Monthly Incident Report: March 2023
On March 16, officials from the Road Transport Inspection Authority (ITD), National Revenue Administration (KAS), Border Guard, Chief Labor Inspectorate, and construction supervision entered 60 transport companies. Inspectors were looking for links with Belarusian and Russian money. The last time such spectacular raids took place was in the late 1990s, when many companies were connected with the Pruszkow mafia.
Sometimes, several different transport firms were registered under the same address, founded by people from Belarus and Russia. This is a clear indication that the companies were just shell companies set up to obtain national permits for operating in the European Union. ITD inspectors conducted checks of companies, checking required documents, drivers’ and carriers’ licenses, as well as documentation related to the vehicle fleet. Border guards focused on working conditions and the legality of stay. KAS officials checked tax settlements of companies, and District Building Supervision Inspectors focused on issues related to facilities, particularly whether they were legally built and whether they were being used and operated in accordance with the regulations.
Further inspections have already been announced.
At least 50 electronic devices for espionage were installed by a network of agents working on behalf of Russian intelligence, which was dismantled by the ABW. The eliminated group monitored military-assisted transports for Ukraine and was preparing sabotage operations in Poland.
The detainees were monitoring railway routes as part of their tasks, including reconnaissance and monitoring of transports carrying weapons intended for Ukraine. The suspects were also preparing for sabotage operations aimed at paralyzing the supplies of equipment and assistance to Ukraine. The officers secured electronic equipment, transmitters, and GPS devices that were to be installed on transports to Ukraine,” said Minister Kamiński.At the same time, the head of MSWiA emphasized that the detainees also operated in other areas. “The group was also tasked with propaganda activities aimed at destabilizing Polish-Ukrainian relations, fueling and fomenting anti-NATO sentiment in Poland, and attacking the Polish government’s policy towards Ukraine,” Kamiński stated.
The ABW has evidence that the suspects were regularly remunerated by Russian intelligence services. As part of intelligence operations, members of the group were paid systematically for the tasks they carried out. The case is ongoing.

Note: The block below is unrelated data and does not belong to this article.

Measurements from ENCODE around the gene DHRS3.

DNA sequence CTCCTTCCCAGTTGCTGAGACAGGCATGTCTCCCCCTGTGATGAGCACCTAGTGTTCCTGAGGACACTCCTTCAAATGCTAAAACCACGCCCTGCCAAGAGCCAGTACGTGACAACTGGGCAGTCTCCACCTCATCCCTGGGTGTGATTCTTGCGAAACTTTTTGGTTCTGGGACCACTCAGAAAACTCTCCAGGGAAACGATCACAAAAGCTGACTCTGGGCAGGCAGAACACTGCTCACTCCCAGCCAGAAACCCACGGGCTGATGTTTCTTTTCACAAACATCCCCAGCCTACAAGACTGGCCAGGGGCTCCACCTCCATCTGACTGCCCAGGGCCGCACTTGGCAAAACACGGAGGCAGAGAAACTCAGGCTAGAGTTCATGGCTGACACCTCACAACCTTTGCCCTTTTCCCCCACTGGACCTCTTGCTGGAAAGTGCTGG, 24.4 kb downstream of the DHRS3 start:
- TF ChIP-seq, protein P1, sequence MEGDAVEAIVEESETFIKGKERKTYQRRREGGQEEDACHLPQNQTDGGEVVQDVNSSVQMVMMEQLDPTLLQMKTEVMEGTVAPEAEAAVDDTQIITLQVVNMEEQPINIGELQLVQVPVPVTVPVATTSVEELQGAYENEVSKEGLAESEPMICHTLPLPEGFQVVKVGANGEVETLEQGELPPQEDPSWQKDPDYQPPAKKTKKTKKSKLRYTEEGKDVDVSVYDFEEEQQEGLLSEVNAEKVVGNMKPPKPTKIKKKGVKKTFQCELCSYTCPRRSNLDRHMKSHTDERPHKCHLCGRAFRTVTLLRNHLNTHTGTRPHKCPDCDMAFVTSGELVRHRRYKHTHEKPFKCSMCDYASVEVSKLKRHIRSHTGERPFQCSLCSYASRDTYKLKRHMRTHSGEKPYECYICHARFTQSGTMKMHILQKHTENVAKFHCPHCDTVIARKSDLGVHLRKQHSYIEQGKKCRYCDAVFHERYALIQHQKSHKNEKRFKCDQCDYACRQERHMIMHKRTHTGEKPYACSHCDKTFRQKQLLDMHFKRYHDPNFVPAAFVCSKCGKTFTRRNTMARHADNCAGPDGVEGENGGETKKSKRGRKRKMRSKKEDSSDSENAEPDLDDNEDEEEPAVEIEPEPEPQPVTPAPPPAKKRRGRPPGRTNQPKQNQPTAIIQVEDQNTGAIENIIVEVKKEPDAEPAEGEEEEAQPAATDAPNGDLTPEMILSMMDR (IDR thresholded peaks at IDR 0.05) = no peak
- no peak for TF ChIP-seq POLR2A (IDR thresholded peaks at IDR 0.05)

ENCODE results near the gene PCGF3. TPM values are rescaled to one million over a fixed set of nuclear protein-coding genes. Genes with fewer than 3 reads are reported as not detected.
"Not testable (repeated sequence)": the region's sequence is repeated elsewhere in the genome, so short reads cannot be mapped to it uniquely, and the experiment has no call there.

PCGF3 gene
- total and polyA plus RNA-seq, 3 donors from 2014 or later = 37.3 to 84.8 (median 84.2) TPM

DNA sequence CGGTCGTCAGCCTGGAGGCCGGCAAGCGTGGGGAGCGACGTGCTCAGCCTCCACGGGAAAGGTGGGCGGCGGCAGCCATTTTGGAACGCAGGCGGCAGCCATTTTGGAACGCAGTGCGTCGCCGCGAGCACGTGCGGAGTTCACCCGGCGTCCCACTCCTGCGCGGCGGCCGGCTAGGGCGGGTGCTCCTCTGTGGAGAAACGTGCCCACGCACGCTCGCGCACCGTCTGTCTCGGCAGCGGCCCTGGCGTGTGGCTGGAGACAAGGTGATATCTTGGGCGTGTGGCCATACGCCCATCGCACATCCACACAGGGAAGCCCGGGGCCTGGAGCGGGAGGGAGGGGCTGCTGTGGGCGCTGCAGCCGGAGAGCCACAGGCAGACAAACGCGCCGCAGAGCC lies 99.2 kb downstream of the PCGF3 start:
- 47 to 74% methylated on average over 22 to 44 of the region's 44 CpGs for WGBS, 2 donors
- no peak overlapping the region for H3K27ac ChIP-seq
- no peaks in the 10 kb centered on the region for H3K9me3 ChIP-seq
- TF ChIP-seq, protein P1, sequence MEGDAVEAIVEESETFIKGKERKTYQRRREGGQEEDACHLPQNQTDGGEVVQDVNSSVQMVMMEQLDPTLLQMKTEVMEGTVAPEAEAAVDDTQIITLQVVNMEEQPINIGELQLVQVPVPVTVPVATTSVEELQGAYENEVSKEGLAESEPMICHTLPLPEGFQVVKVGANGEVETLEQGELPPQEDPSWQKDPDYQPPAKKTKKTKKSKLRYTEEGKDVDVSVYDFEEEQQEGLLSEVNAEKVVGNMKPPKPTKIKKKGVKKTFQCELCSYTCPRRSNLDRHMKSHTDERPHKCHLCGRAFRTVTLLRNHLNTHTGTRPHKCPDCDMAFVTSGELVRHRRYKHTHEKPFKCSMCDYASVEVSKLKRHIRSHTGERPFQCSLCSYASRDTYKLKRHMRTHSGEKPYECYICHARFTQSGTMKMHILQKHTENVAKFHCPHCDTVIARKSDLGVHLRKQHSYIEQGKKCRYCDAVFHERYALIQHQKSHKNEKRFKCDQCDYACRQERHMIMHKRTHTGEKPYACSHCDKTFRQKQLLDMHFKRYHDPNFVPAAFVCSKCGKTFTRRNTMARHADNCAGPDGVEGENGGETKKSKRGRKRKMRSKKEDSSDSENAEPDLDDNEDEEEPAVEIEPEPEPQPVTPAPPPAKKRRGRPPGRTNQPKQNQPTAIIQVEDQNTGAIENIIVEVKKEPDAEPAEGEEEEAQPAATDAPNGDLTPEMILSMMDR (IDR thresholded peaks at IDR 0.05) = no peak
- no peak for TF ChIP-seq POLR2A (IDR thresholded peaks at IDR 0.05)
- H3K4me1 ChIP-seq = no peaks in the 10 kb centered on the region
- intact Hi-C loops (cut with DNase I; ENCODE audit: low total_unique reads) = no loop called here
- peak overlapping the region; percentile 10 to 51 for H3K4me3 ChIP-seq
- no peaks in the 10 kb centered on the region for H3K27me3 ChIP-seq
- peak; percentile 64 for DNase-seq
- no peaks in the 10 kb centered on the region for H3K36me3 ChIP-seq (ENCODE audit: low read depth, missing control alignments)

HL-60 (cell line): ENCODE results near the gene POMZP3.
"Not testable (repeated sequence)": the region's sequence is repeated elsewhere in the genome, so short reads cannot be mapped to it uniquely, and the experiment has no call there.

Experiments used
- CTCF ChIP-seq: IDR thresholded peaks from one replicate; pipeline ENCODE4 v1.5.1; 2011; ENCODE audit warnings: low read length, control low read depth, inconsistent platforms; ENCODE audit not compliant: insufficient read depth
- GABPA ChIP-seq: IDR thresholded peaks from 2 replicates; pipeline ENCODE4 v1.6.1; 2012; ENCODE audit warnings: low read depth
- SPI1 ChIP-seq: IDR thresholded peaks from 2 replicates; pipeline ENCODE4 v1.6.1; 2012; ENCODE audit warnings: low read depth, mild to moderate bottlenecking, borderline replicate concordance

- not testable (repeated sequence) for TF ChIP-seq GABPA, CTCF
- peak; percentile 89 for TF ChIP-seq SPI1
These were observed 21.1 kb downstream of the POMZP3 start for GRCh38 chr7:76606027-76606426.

On March 21, the Military Counterintelligence Service arrested another foreigner who was charged with conducting espionage activities for Russian intelligence. The suspect obtained information about critical infrastructure in the Pomeranian and Kuyavian-Pomeranian voivodships, as well as services and agencies responsible for security. During the interrogation, he confessed and described the details of his cooperation with the Russians.
The Chancellery of the Prime Minister of Poland announced that Poland will no longer provide Belarus with data on its military, as required by the Treaty on Conventional Armed Forces in Europe (CFE). The CFE Treaty was signed on November 19, 1990 in Paris by 22 states that were members of the Warsaw Pact and NATO. The treaty introduced quantitative limitations on military equipment in Europe (from the Atlantic to the Urals) in five categories: tanks, armored vehicles, artillery, combat aircraft and helicopters. To prevent the concentration of weapons, their number was limited in the so-called flank zones. According to the agreement, information exchange and extensive control measures were provided. Its goal was to reduce tension in the region by providing control over military assets.
The Ukrainian journalist Denis Kazanski published on social media a fragment of an interview with Russian parliamentarian Konstantin Zatulin. During the interview, Zatulin spoke about the necessity of punishing Poland for its assistance to Ukraine, and he specifically mentioned the city of Rzeszów as the target of the punishment.
Zatulin suggested that terrorist attacks should be organized in the capital of the Podkarpackie Voivodeship, but in such a way that the perpetrators could not be identified. He argued that a missile attack on Rzeszów would be too dangerous for Russia, and therefore a terrorist attack that could be denied responsibility would be more appropriate.